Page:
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Viewpoint: How One Company's New Wellness Program Took Off

Two business women sitting on a couch in a conference room.

​Corporate wellness programs can range from free-flowing to highly structured, and the rewards can vary from getting a free T-shirt to winning a medal in a marathon.

The most telling measure of success is employee buy-in. At the best of times, building and sustaining any health-oriented regimen within a corporate environment is a difficult task that demands commitment from employees and the employer. Combined with a pandemic, that task might seem almost insurmountable.

But Sobora Duy, manager of mental health and wellness for Air Canada in Montreal, likes a challenge, such as making a public promise on social media to lose more than 40 pounds. "Failure is not an option," said Duy, who blogged daily about his weight loss journey, posting one shirtless photo every day for 100 days. Correcting poor eating habits, getting proper rest and exercising consistently led to his success.

When Duy was assigned to amplify the Air Canada Wellness Program, he applied that same commitment to the task. Prior to moving into his wellness role, Duy worked in several different departments across the company, including the Customer Service Contact Centre, where he developed an understanding of business and customer perspectives, global differences for employees across six continents, and sensitive union/management issues. In short, he had an in-depth understanding of the corporate culture.

Wellness During a Pandemic

Then COVID-19 arrived. The pandemic proved extremely difficult for all Air Canada employees, in particular because the aviation industry had never faced such a challenge. During the height of the pandemic, the company laid off nearly 50 percent of its employees, raising anxiety and lowering morale among the remaining workers. This accentuated the need for a wellness resource that offered practical help and direction.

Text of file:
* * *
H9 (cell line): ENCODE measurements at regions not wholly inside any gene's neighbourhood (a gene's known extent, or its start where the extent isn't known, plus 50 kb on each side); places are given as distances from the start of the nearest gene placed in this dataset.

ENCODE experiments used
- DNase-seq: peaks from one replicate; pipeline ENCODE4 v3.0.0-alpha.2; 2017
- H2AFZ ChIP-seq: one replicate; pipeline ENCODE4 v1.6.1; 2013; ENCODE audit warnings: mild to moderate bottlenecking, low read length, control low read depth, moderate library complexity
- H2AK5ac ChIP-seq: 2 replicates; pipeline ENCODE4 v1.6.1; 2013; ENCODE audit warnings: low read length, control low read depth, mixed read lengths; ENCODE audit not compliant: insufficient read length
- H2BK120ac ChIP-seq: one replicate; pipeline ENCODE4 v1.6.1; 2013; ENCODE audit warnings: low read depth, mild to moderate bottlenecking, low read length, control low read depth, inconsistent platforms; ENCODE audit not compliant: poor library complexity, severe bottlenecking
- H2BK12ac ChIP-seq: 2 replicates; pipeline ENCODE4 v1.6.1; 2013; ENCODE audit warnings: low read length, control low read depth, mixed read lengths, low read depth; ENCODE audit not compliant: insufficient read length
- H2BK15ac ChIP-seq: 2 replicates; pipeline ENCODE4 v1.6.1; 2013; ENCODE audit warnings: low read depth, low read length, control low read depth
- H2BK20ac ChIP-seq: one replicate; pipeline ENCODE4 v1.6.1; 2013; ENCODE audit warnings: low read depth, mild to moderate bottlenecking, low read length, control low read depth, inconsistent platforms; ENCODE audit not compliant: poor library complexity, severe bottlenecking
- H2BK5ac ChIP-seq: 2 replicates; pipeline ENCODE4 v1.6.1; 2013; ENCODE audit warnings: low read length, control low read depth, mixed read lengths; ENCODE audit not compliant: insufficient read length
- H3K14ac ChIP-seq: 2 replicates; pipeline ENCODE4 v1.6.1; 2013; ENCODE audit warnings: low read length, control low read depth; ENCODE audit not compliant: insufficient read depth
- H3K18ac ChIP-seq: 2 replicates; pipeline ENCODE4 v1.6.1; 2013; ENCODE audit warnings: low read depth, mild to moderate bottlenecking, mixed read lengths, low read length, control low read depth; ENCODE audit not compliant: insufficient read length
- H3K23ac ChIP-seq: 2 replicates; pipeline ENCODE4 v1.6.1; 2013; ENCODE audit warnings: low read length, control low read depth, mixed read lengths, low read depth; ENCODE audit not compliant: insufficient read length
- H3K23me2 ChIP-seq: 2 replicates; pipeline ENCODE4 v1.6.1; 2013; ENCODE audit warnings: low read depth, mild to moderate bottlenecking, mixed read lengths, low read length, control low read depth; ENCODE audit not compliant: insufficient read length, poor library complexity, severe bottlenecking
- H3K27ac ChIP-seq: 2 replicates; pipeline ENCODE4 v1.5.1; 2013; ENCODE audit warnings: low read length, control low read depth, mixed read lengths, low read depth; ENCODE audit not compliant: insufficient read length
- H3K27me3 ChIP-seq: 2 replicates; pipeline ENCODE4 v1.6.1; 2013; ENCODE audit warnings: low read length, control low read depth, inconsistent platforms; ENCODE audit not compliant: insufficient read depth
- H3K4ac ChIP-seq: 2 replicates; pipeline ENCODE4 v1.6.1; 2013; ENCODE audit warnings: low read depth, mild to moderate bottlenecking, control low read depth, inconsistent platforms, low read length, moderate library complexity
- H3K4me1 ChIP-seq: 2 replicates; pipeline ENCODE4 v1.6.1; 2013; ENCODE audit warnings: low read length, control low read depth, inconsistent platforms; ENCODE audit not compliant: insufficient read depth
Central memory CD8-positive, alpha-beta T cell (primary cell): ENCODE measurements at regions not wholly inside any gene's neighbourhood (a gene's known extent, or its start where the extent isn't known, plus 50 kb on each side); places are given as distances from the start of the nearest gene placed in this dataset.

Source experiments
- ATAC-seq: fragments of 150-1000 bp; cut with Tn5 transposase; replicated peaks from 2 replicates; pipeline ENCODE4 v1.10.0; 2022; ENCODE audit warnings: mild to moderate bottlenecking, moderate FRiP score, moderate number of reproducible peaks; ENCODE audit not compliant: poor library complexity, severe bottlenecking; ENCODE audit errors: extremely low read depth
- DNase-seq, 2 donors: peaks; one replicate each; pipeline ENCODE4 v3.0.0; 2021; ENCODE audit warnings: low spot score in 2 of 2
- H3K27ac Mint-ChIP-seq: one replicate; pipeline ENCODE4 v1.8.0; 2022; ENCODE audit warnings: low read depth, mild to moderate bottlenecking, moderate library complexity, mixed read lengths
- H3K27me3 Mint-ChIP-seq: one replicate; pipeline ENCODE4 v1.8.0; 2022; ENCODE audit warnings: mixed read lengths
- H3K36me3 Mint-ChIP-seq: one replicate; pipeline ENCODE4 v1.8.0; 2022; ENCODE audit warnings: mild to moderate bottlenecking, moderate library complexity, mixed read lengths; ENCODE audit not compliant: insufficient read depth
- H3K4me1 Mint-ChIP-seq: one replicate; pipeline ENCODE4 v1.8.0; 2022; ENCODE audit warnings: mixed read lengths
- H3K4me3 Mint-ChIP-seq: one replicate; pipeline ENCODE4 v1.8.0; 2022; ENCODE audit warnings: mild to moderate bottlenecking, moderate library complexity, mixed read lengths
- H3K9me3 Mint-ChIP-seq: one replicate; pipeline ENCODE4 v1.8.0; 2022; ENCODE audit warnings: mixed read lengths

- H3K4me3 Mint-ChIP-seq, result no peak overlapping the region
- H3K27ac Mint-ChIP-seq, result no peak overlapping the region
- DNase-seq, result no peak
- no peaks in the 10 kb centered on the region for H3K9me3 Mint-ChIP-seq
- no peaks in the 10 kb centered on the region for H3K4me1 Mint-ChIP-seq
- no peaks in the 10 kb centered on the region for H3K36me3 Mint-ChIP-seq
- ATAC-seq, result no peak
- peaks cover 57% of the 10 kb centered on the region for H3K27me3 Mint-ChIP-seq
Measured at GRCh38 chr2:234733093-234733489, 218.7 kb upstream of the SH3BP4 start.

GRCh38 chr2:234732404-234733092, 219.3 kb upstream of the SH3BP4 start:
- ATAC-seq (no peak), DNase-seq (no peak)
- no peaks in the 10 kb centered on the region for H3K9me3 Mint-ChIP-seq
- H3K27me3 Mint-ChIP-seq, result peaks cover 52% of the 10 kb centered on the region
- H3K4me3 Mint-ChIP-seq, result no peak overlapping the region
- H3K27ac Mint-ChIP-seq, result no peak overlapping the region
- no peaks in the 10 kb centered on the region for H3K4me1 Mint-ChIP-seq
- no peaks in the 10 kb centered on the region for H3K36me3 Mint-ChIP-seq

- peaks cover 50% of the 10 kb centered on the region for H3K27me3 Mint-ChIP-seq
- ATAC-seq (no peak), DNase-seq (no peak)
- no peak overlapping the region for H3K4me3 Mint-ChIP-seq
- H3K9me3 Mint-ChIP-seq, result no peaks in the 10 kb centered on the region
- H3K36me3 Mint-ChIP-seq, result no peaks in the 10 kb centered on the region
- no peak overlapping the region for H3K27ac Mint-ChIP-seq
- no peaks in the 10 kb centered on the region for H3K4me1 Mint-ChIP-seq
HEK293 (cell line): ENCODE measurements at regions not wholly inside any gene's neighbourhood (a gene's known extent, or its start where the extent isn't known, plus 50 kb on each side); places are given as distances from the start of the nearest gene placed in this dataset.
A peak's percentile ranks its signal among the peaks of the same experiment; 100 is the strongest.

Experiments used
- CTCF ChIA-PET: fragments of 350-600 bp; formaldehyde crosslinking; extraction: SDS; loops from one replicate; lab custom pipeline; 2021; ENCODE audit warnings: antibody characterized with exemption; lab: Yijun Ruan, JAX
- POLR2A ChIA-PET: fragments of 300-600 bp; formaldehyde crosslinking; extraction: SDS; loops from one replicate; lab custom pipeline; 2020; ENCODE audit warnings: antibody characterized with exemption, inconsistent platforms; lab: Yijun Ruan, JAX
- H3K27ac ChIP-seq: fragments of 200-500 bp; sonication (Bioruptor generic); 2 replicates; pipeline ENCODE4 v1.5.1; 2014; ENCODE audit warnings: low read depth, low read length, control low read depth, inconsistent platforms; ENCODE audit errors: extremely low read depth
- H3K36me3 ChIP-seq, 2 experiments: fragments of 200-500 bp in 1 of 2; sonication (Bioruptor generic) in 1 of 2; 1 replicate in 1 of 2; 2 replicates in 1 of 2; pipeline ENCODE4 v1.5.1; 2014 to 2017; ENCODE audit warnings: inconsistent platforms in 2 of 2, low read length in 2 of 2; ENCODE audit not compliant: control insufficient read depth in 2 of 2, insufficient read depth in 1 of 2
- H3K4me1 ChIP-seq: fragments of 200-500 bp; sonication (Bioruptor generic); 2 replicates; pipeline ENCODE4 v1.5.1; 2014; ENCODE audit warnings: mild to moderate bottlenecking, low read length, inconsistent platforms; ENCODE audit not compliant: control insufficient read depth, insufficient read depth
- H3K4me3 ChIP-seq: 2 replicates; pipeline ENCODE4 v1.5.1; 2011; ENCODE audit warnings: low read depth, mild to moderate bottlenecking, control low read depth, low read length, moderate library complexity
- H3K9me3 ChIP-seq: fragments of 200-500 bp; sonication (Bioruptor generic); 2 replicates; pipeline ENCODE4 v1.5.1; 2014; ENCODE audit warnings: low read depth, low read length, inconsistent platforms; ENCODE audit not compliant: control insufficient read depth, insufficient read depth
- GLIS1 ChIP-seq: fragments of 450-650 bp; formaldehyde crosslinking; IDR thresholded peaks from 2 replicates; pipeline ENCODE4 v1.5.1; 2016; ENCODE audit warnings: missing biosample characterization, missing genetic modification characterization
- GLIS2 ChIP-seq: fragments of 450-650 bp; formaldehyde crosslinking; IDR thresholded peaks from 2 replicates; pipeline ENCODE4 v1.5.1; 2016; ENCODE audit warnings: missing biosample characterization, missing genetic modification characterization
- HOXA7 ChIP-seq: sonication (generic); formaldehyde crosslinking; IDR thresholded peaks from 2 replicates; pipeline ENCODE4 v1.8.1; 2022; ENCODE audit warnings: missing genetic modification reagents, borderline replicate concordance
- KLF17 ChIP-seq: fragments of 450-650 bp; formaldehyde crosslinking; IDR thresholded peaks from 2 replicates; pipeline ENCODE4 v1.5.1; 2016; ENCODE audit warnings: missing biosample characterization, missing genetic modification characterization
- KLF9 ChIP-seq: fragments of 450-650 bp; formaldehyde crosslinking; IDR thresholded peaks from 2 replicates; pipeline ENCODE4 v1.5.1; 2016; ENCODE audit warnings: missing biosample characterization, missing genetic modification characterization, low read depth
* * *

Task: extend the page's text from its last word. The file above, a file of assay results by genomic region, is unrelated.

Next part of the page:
Duy summed up his initial assessment of the existing program by saying it needed a restart. He updated tools and resources to increase participation. For instance, webinars on wellness began taking place on a regular basis, instead of on occasion, and focused on topics such as financial wellness and smoking cessation. Each event gave employees the opportunity to ask questions and get answers from experts.

Duy realized his first priority was getting buy-in from employees who were anxious about COVID-19 and employment, among other concerns. Boosting engagement meant building relationships one by one with employees to gain endorsements and positive word of mouth. This was accomplished with the use of Yammer, the airline's internal communication channel, where employees participated in contests and won company swag. 

In addition to gaining employee buy-in, the wellness initiative also needed to establish an identity and focus. To that end, Duy and his team developed a new social media platform to promote two-way conversations and share professionally produced videos that included employee stories about dealing with wellness topics across four health categories: Work, Mental, Physical and Financial, all under the banner of "Unlock the Best in You" (UBY).

Built on CoreHealth's comprehensive wellness platform, the UBY site quickly became known as the "People's Platform," educating employees in a straightforward manner about how to deal with personal and workplace issues, with some employees choosing to share their individual experiences. The site also features blog posts, videos and testimonials that showcase support for employees.